The New York Times article also reports that Cardinal Rigali of Philadelphia calls the proposed division of government funds (according to which funds are segregated to ensure that federal money does not finance abortions) "an illusion," insisting that taxpayers' money would still indirectly help cover abortions. I respectfully submit, Your Eminence, that there is lots of evidence that taxpayers' money has gone and still goes to cover sins every bit as heinous as abortion. What kinds of sins? What about unjust war that takes the lives of innocent non-combatants as well as of those young men and women in the army who are ordered to do that dirty work? [Please see, for example, my post of April 28 2009.] What about all those secret service activities designated as 'covert operations'? Does the Cardinal imagine for one moment that they do not include murder from time to time?
My Granny, that wise lady, would say that, in this case, the Church "making argument to suit itself". How well I remember being told as a child that we could give donations to 'non-Catholic' churches (after all, they supported our raffles and church fairs and festivals, so we had to do our bit for them in return), if we made the intention that the money we donated was to go to any 'tearing down' that those churches did, so that we could not be said to be supporting their misguided non-Catholic efforts.
Why don't we just make the intention that any money that goes to abortions is not from taxpayers?
It's specious, really, and has to do with the letter of the Law and not the spirit. Kudos then to Bishop Murphy of Rockville Centre who went on record as opposing inclusion of abortion as part of the national health care plan but emphasized the priority that the church placed on coverage for the poor and called health care, “not a privilege but a right”. Plaudits too for Catholic Charities and the Catholic Health Association who endorsed the President’s plan without reservation.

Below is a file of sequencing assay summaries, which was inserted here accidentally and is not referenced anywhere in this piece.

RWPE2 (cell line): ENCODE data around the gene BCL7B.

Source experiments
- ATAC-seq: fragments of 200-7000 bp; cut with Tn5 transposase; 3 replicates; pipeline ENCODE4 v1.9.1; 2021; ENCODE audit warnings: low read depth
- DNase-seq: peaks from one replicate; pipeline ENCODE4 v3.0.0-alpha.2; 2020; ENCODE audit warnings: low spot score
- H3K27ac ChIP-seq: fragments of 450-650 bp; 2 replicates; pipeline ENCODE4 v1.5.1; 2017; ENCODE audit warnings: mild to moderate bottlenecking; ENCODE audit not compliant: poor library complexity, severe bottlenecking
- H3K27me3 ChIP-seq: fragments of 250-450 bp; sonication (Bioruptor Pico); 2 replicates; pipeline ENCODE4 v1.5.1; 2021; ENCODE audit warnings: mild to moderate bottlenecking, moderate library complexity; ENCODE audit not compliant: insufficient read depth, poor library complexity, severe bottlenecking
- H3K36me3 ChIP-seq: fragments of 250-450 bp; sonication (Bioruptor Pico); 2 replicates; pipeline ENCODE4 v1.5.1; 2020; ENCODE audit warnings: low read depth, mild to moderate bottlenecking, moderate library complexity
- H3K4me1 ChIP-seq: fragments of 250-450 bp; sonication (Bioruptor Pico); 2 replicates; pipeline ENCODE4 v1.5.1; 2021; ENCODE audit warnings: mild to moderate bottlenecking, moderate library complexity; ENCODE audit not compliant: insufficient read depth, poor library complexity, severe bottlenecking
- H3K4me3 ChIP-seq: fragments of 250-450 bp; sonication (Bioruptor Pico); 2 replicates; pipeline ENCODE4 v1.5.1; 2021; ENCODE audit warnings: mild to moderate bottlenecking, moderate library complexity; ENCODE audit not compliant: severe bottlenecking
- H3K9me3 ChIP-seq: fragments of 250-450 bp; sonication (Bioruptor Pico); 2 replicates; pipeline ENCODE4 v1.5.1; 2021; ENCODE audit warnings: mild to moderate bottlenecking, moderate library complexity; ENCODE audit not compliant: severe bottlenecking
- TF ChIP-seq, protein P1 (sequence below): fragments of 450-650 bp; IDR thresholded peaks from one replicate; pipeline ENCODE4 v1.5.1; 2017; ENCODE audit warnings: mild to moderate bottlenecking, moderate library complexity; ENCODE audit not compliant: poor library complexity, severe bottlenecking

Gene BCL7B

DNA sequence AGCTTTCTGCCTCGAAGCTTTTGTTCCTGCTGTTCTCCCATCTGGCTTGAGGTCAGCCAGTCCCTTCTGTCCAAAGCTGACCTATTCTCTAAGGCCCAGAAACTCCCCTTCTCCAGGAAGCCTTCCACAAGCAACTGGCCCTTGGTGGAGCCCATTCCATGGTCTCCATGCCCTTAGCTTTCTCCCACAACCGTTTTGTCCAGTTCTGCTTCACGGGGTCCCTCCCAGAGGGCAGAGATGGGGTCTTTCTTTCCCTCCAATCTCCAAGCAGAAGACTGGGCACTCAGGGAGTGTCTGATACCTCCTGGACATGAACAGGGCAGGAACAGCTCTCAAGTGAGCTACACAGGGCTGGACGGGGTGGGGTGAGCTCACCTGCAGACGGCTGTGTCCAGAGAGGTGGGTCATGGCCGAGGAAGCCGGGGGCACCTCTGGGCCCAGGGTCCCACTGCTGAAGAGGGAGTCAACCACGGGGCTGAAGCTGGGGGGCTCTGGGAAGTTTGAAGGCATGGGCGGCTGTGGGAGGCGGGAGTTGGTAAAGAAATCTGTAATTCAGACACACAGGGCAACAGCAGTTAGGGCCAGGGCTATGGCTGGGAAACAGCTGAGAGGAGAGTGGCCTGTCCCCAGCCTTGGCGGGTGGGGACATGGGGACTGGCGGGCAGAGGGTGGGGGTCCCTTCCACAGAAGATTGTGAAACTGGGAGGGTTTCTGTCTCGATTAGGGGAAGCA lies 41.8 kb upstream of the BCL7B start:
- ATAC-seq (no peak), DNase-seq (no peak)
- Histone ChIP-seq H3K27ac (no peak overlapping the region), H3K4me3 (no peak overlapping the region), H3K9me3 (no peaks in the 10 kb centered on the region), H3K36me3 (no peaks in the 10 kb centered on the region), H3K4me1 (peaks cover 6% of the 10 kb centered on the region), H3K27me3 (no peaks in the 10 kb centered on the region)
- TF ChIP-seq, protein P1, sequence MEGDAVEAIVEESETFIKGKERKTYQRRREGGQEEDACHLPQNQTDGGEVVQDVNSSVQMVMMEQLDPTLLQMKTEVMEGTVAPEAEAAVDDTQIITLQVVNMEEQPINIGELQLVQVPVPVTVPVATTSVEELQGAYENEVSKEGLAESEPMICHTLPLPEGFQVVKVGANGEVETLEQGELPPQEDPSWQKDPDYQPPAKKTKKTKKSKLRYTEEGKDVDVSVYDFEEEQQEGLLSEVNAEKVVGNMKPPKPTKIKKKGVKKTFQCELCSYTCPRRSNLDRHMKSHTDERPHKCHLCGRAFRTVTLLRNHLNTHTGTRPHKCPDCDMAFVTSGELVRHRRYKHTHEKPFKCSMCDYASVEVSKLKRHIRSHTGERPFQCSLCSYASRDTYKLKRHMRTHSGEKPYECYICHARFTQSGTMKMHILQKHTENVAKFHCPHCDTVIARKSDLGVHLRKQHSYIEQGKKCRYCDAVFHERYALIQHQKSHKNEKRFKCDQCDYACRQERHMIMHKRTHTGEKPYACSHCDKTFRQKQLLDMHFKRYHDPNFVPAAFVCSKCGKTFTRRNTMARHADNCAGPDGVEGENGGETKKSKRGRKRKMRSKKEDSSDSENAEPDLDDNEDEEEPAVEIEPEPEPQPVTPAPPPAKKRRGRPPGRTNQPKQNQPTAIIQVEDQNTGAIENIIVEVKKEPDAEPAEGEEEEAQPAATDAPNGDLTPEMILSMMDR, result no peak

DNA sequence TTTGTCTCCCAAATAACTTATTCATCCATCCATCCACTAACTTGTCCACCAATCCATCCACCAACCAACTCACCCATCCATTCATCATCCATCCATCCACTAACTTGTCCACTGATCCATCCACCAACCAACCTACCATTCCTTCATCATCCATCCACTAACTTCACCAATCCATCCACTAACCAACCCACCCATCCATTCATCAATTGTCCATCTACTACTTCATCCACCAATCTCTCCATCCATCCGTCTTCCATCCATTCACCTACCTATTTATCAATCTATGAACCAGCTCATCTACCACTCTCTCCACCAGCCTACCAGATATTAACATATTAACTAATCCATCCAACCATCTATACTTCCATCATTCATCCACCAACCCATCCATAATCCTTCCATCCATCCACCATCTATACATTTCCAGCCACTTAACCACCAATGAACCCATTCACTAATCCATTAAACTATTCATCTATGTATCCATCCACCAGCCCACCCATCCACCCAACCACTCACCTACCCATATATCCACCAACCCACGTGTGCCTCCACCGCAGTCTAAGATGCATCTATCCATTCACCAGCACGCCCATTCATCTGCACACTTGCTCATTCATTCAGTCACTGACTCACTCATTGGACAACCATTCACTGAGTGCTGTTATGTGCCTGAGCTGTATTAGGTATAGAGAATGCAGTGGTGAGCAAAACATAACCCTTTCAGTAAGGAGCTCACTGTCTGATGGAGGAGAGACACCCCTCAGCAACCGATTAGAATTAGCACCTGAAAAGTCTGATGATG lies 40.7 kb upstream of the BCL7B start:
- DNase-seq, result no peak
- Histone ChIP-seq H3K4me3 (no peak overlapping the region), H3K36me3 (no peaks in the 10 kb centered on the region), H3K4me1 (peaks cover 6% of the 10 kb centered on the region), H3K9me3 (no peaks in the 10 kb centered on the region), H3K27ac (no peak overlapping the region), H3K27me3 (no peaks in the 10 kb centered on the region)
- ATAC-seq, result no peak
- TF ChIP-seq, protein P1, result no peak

I come now, finally, to FSJL’s remarks in the post before this one. This health care plan benefits two groups of American people: those who have no health care and those whose health care is inadequate. (I don’t think the President and his family are underprovided in this regard.) Whatever people’s qualms – and the concern about abortion is an important issue – a solution can be found if well-meaning, serious people work together to find one. President Obama has hit a serious roadblock on a matter upon which all Americans with conscience should be agreed. It saddens me to think that the so-called ‘religious right’, waving the flag of Christianity and Jesus’s concerns, may at heart be motivated by the fact that this is the proposal of an uppity black man, already far too big for his britches, and that he needs to be put in his place.
Is prejudice still the engine that drives America, never mind the Black Man in the White House?
Americans need to examine their consciences and their motivations on this issue. It is almost autumn. There are resistant strains of H1N1 and we have no idea of what they may bring, nor of what else awaits us in North America and the world. Jesus’s teachings on this matter are clear. It would be wise not to provoke him and his father, for God is merciful but he can also be very severe. Selah!